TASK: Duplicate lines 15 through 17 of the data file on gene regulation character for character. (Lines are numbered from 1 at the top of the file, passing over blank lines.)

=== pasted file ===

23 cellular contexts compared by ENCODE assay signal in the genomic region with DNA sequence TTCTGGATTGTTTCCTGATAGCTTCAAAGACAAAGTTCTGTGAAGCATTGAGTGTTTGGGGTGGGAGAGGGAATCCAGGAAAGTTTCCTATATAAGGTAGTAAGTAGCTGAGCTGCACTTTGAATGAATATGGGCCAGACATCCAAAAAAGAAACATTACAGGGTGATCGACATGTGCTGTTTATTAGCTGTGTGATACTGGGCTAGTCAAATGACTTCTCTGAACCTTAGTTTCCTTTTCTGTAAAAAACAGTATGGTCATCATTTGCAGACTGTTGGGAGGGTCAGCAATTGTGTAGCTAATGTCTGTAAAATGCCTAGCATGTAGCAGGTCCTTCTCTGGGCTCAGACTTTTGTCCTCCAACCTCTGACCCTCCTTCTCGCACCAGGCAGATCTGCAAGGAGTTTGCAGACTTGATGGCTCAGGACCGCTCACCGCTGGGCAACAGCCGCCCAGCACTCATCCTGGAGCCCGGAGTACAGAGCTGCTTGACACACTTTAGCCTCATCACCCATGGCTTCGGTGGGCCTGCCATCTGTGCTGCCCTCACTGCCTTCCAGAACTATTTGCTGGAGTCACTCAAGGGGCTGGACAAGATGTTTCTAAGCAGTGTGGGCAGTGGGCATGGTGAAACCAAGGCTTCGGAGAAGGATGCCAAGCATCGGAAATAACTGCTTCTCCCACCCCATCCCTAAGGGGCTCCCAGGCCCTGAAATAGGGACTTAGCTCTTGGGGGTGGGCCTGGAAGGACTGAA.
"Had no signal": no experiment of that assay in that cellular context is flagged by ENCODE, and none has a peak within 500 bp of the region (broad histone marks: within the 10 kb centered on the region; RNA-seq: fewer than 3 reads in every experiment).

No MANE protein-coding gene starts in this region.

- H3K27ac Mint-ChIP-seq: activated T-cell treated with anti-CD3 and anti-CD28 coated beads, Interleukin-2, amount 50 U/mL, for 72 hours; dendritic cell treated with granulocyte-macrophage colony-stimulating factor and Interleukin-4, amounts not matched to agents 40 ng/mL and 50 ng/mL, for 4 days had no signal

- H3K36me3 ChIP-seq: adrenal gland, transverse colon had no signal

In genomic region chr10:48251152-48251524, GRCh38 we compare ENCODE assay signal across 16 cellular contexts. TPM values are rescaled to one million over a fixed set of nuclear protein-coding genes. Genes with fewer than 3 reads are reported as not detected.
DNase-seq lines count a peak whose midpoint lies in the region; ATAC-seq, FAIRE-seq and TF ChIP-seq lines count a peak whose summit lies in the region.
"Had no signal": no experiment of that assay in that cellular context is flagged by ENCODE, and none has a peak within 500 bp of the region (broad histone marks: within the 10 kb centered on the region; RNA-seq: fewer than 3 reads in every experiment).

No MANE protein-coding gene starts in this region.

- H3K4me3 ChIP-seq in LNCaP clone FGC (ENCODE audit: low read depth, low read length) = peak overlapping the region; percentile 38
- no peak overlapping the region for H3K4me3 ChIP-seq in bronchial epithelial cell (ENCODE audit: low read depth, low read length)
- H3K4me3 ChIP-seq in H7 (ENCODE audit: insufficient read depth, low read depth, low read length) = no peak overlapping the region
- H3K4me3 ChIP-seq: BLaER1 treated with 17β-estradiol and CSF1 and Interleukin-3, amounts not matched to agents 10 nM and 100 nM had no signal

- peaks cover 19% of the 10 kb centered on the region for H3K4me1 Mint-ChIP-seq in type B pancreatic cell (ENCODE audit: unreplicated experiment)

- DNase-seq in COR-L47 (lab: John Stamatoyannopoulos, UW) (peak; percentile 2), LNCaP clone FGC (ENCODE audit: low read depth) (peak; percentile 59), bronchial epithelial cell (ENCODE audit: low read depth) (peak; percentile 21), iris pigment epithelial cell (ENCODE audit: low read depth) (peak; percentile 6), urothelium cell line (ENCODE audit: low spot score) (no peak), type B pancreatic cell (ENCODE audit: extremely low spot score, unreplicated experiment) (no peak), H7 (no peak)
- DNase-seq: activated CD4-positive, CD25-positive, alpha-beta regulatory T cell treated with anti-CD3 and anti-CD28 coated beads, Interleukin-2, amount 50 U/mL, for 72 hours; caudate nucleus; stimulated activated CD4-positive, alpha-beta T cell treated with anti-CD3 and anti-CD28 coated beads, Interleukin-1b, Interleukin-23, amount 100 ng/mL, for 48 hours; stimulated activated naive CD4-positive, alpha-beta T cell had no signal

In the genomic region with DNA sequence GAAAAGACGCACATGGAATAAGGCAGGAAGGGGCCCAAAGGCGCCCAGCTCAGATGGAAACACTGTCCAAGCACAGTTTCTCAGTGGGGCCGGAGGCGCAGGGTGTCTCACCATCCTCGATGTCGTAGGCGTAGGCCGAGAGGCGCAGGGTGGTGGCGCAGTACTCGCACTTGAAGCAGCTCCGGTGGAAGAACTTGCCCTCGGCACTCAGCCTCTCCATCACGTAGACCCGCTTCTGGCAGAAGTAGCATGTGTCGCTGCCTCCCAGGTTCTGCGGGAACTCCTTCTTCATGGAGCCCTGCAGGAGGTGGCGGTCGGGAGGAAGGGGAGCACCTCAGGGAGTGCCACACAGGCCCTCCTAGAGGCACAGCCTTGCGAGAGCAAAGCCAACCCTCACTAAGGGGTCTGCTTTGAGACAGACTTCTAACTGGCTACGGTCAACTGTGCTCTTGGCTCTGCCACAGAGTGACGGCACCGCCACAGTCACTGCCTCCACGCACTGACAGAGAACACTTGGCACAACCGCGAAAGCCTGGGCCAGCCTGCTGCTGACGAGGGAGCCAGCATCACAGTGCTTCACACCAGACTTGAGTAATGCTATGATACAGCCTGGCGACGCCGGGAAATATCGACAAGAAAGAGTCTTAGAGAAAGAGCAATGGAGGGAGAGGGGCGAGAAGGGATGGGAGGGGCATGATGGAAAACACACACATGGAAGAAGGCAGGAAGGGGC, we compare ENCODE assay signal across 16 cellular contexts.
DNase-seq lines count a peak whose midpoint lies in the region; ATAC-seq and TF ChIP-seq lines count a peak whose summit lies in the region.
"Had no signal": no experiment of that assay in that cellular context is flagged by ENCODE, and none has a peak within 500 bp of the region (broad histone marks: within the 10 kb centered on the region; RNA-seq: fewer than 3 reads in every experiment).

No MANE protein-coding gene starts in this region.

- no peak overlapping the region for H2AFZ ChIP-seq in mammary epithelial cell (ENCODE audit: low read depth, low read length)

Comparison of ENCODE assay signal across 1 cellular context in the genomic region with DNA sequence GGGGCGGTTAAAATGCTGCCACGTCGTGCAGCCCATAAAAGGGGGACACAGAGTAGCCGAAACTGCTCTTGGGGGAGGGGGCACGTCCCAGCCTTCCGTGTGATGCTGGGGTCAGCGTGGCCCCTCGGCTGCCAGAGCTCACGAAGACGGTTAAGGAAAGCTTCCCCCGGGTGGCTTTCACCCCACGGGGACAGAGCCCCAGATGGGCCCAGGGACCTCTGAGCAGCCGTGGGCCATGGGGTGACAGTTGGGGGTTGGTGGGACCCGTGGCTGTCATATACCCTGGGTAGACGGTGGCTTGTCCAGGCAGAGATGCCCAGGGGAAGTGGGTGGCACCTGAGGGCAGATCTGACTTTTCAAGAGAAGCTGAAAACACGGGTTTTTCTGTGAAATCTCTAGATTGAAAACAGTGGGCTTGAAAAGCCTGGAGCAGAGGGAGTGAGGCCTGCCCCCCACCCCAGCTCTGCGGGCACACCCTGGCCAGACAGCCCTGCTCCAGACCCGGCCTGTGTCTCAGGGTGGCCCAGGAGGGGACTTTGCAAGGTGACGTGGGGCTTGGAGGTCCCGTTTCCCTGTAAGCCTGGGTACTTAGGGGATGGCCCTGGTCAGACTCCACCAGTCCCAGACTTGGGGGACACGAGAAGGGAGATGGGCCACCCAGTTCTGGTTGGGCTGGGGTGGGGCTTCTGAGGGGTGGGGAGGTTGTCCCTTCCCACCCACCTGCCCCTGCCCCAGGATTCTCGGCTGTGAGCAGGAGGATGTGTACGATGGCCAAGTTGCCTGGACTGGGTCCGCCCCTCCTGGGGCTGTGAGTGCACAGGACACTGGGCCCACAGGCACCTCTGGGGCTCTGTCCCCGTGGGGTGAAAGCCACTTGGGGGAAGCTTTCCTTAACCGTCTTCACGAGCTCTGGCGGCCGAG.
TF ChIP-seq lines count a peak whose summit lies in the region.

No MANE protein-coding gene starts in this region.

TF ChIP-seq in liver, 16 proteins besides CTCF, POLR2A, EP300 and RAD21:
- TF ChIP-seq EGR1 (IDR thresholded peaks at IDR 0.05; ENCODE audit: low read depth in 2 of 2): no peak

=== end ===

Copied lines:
- DNase-seq in COR-L47 (lab: John Stamatoyannopoulos, UW) (peak; percentile 2), LNCaP clone FGC (ENCODE audit: low read depth) (peak; percentile 59), bronchial epithelial cell (ENCODE audit: low read depth) (peak; percentile 21), iris pigment epithelial cell (ENCODE audit: low read depth) (peak; percentile 6), urothelium cell line (ENCODE audit: low spot score) (no peak), type B pancreatic cell (ENCODE audit: extremely low spot score, unreplicated experiment) (no peak), H7 (no peak)
- DNase-seq: activated CD4-positive, CD25-positive, alpha-beta regulatory T cell treated with anti-CD3 and anti-CD28 coated beads, Interleukin-2, amount 50 U/mL, for 72 hours; caudate nucleus; stimulated activated CD4-positive, alpha-beta T cell treated with anti-CD3 and anti-CD28 coated beads, Interleukin-1b, Interleukin-23, amount 100 ng/mL, for 48 hours; stimulated activated naive CD4-positive, alpha-beta T cell had no signal

In the genomic region with DNA sequence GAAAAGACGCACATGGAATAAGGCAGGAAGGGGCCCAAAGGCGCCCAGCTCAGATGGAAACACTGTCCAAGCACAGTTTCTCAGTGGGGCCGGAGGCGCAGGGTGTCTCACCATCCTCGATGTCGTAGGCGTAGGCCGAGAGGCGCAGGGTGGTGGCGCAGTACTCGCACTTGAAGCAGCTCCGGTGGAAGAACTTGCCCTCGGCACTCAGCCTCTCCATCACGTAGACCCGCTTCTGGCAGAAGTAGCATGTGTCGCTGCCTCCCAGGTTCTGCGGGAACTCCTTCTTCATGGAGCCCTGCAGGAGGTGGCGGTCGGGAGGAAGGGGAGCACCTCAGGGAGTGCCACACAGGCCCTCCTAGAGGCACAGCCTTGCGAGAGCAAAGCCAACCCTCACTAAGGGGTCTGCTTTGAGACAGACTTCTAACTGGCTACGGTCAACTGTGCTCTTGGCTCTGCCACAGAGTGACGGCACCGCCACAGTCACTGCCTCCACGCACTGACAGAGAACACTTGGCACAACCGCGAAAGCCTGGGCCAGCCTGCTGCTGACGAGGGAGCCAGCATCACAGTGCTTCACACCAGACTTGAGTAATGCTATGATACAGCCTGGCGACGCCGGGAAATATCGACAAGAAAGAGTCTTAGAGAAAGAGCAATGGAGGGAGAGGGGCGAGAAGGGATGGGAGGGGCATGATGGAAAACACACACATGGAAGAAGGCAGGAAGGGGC, we compare ENCODE assay signal across 16 cellular contexts.